South Korea

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Rule of Law

1945-1950: A U.S. military government administers the Southern half of the Korean peninsula, and an Interim Legislative Assembly drafts laws for the future. Following the establishment of South Korea, Communist elements in the new South Korean army stage a revolt. After putting this rebellion down, the army cleans house and removes divisive elements, which leaves the military significantly weakened.

1951-1960: President Rhee twice amends the constitution to extend his political career. The first change, following the imposition of martial law, calls for the election of the president by popular vote, and Rhee is reelected with 72 percent of the vote. The second amendment allows him to succeed himself indefinitely.

1961: A military coup led by Maj. Gen. Park Chung Hee overthrows the prime minister and dissolves the National Assembly. Martial law is instituted, and Park purges the military and government of corrupt or unqualified individuals, replacing civilian officials with military officers. He creates the Korean CIA, which has broad powers to arrest anyone with views not in line with the ruling party.

1962-1970: The junta proposes a new constitution, calling for a president elected by popular vote. New powers are granted the presidency, including the ability to act without legislative consent. Park plans a national referendum to determine if the military junta should remain in power for four more years, but cancels it in the face of U.S. and domestic opposition.

1971-1973: Upon his election as president in 1971, Park declares a national emergency and grants himself sweeping powers. In 1972 he declares martial law, implementing a new constitution that allows him to remain in control indefinitely with discretionary emergency powers. The KCIA jails student protestors and outspoken opposition politicians, going so far as to abduct an anti-Park politician from Japan.

1974-1978: Facing a popular campaign demanding a repeal of the 1972 constitution, Park bans this and all similar political campaigns. He enacts Emergency Measure Number Nine, making criticism of the constitution, student protests, and press coverage of such acts a crime punishable by imprisonment. Park defends the measure, calling it essential for national unity against a potential North Korean attack.

1979: Kim Young Sam, leader of the opposition New Democratic Party, voices his discontent over the domestic situation in a speech to the National Assembly. He is dismissed from the Assembly; other opposition politicians respond by resigning. Prime Minister Choi Kyu-hah, acting president after Park's assassination, repeals Emergency Measure Number Nine and releases hundreds of political prisoners.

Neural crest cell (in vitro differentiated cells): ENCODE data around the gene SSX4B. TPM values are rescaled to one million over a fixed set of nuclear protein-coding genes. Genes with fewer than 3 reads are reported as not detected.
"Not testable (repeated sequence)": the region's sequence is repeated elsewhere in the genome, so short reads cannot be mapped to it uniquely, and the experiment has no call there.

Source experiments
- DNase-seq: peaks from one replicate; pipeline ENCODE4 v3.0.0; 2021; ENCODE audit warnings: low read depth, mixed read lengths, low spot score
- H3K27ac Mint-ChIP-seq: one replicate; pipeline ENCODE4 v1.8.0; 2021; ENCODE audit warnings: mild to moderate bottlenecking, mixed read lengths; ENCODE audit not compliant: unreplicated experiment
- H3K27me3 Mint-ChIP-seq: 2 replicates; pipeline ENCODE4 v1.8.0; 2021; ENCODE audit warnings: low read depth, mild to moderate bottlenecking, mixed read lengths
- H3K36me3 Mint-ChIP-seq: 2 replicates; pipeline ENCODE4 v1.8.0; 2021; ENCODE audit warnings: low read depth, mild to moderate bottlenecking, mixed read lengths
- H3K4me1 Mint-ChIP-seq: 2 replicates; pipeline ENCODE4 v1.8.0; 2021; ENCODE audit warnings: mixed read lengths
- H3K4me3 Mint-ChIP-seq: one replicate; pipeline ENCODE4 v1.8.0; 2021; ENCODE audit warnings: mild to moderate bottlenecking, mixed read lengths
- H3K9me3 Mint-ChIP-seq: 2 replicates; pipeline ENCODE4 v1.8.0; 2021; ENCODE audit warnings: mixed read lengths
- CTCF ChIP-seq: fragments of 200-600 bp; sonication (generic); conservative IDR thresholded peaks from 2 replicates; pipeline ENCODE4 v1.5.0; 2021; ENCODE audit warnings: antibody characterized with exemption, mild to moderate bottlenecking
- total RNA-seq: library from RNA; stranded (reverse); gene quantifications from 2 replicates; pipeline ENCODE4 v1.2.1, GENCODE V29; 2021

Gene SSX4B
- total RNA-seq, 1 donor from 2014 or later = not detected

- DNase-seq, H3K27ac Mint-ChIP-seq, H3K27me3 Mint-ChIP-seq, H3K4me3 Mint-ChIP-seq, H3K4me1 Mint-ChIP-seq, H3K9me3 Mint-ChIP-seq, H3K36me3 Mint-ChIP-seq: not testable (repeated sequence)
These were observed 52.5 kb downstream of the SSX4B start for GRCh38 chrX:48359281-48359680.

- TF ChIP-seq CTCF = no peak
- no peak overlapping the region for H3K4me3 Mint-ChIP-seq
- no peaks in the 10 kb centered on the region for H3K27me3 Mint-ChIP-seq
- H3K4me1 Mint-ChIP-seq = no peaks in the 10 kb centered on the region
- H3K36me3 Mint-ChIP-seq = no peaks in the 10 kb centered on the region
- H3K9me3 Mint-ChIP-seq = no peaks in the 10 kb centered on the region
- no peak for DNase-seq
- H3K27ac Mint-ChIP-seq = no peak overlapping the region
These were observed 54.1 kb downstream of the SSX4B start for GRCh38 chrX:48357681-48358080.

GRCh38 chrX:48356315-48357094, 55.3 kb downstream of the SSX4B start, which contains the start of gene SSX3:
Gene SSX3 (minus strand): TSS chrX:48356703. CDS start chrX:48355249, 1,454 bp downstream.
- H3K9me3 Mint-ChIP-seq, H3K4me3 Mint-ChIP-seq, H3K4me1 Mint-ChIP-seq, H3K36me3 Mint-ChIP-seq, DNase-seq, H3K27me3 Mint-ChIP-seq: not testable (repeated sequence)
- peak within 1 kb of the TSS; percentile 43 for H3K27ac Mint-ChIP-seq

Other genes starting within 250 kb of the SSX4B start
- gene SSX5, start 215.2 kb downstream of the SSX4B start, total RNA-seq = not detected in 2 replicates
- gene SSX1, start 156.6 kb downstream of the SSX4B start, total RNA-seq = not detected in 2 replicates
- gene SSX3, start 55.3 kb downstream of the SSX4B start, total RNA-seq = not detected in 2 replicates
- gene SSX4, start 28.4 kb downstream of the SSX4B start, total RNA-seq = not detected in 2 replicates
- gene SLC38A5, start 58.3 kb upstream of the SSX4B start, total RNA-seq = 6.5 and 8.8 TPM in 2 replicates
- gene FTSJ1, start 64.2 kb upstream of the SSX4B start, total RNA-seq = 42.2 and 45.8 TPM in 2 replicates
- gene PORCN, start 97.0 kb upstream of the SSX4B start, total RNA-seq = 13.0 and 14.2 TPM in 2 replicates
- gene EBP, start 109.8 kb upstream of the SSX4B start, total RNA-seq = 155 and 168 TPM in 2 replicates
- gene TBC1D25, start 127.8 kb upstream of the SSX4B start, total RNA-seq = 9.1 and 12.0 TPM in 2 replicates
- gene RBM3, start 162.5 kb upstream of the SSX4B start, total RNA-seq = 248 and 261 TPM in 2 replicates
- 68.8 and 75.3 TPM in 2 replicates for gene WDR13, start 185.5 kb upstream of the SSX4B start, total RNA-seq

1980: Gen. Chun Doo Hwan stages a coup, imposing martial law and neutralizing opposition politicians through trumped-up legal charges. A student and civilian protest against the coup ends in a bloody massacre at the hands of the military. A new constitution calls for sweeping democratic reforms, but must be ratified by the Assembly. In the meantime, a Chun-appointed security council rules the country.

1981-1986: Political parties are again allowed to organize, and active political life resumes as martial law is lifted. Chun, reelected president through electoral college voting, ensures his power through the courts, internal security forces, and tight control of the media. Banned political figures slowly begin to return to political life.

1987-1992: The Korean constitution is revised, dramatically altering the power relationships between executive, legislative, and judiciary branches, eliminating presidential emergency powers, and enabling the National Assembly to investigate state affairs. Roh Tae Woo is elected president with a minority of the popular vote. Opposition politicians allege election fraud, but no evidence is offered.

1993-1999: In the early 1990s, President Kim Young Sam begins his tenure in office by launching a far-reaching anticorruption campaign, indicting former presidents Chun and Roh for their roles in the 1979 coup and in the 1980 massacre of pro-democracy demonstrators.

2000-2003: A series of high-profile corruption scandals tarnish successive governments. In 2001 a deputy justice minister resigns over bribery allegations. In 2002 two sons of President Kim son are jailed for corruption. The president later apologizes to the nation for a large cash transfer that the conglomerate Hyundai is revealed to have made to North Korea at the time of a diplomatic summit.

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Categories: Overview | Political | Economic | Social | Environmental | Rule of Law | Trade Policy | Money
Graphs: Growth | Income | Inflation | Unemployment | Well-being | Trade Volume | Trade (CAB) | Debt | Spending

Related: Video | LinksView all categories for years from to | See Full Report | Print